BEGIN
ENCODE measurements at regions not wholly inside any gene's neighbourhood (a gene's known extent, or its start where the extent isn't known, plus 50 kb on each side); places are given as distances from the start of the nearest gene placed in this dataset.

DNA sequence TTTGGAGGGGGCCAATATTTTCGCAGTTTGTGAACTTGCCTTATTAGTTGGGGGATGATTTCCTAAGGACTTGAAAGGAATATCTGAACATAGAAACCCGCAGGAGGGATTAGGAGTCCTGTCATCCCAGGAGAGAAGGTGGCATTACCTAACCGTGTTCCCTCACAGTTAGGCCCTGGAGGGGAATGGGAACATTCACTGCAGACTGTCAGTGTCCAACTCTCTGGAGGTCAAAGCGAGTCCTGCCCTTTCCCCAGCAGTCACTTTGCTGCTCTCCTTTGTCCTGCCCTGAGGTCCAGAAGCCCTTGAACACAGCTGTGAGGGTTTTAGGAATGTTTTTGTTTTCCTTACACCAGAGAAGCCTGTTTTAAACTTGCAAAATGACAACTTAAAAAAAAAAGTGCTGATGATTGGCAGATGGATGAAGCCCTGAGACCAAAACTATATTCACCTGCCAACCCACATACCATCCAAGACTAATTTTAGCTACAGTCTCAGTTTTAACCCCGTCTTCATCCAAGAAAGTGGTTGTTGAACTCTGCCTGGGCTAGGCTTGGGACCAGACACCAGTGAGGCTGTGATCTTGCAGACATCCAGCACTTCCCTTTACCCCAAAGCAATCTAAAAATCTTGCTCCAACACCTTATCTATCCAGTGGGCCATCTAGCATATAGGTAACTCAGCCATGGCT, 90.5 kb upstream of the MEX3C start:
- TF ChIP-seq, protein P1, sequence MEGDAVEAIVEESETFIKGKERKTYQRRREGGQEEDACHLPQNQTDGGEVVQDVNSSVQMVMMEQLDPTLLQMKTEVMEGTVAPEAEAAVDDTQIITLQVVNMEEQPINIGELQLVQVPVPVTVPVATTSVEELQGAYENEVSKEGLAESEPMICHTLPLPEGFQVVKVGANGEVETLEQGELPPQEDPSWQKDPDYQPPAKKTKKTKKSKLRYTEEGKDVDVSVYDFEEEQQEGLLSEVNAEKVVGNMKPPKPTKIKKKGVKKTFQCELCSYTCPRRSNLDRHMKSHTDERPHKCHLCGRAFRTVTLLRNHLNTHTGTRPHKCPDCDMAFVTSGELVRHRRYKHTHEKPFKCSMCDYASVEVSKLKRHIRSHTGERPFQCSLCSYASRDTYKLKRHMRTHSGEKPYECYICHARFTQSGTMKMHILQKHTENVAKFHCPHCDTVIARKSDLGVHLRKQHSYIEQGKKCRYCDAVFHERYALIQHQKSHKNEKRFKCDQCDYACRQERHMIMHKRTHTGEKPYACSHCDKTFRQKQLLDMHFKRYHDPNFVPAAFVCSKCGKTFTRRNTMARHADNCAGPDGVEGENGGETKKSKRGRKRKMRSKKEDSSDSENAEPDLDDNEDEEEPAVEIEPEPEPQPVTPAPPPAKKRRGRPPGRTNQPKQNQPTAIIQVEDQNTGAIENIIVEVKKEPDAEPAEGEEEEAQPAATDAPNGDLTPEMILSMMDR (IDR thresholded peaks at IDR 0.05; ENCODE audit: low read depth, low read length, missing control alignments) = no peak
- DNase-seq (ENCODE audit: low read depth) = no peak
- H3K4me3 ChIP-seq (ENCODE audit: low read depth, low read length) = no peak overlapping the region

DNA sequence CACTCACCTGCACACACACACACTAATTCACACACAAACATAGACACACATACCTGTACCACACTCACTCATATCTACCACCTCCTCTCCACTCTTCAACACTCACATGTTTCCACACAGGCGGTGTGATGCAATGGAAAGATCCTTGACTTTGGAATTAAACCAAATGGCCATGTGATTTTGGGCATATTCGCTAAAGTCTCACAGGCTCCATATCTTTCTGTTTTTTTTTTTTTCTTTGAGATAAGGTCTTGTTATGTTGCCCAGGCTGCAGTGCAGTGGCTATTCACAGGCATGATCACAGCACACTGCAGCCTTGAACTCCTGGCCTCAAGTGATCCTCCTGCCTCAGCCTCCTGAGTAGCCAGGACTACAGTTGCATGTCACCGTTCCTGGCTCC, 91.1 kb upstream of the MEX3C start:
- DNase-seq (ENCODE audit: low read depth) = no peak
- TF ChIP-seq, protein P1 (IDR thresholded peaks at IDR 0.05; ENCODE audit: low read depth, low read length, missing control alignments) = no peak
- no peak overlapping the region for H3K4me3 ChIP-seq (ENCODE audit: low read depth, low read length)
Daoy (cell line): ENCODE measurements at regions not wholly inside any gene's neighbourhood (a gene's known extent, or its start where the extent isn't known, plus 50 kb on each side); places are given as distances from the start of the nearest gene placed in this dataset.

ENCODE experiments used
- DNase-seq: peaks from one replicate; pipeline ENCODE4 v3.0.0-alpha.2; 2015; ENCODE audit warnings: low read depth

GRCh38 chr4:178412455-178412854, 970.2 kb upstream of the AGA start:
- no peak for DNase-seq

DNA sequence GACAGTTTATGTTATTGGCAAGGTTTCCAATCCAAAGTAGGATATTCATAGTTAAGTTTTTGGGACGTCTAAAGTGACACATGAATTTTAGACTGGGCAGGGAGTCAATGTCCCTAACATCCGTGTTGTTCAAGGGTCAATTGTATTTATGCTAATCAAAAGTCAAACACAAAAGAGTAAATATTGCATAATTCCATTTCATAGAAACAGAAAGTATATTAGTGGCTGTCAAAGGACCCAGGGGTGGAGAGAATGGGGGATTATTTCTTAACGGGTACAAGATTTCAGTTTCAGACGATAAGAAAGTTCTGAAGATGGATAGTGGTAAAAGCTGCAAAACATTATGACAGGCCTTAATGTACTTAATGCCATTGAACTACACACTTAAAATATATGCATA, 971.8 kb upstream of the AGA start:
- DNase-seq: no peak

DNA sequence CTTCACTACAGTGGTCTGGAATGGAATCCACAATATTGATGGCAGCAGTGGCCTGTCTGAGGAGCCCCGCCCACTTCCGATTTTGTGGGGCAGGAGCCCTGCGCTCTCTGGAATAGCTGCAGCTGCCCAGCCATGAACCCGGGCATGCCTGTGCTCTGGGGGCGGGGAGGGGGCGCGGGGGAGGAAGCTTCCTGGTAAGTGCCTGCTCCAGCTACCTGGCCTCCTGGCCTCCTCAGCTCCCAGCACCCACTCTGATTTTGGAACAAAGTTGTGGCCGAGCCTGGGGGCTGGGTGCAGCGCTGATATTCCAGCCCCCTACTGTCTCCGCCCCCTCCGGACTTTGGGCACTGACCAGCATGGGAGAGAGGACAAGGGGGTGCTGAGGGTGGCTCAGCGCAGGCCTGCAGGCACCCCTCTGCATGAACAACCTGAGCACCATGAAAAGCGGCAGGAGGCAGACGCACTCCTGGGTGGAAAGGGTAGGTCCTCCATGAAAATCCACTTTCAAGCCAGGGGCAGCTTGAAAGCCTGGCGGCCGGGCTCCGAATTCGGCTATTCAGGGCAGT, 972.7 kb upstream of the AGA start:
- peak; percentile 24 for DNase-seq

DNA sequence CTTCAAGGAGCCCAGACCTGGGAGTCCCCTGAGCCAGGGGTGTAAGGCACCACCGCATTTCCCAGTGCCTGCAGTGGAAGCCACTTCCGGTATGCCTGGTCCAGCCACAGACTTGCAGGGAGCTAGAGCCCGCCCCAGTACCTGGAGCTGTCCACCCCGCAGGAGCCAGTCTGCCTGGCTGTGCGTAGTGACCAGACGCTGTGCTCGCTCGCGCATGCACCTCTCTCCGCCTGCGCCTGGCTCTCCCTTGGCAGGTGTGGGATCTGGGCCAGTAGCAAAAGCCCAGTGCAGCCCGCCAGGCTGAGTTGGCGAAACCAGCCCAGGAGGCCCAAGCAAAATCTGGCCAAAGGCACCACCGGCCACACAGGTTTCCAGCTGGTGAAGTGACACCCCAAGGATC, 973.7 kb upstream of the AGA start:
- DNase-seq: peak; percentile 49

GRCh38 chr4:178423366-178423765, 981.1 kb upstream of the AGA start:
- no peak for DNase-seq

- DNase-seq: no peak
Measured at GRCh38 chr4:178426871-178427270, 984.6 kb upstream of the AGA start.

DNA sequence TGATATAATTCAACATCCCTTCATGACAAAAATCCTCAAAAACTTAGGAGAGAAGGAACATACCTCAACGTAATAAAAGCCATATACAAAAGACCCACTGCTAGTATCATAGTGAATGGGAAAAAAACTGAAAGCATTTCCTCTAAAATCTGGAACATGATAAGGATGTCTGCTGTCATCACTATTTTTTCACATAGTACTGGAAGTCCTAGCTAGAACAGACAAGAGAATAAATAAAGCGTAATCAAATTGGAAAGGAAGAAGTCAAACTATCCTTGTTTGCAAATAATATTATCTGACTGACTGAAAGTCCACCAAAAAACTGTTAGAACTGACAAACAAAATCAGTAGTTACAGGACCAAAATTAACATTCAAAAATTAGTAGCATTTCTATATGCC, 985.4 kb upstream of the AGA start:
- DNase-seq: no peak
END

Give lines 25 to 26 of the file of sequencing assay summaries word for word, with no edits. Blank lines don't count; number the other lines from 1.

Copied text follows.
DNA sequence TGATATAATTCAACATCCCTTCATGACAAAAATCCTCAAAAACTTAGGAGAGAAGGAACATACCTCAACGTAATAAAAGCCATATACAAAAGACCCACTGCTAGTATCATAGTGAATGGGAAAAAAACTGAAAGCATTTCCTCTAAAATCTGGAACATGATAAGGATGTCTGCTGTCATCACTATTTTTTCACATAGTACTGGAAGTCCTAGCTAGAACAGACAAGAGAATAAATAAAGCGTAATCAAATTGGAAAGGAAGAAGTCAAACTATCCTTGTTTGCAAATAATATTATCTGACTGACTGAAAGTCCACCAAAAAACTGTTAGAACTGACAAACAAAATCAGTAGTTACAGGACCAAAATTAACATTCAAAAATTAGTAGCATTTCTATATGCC, 985.4 kb upstream of the AGA start:
- DNase-seq: no peak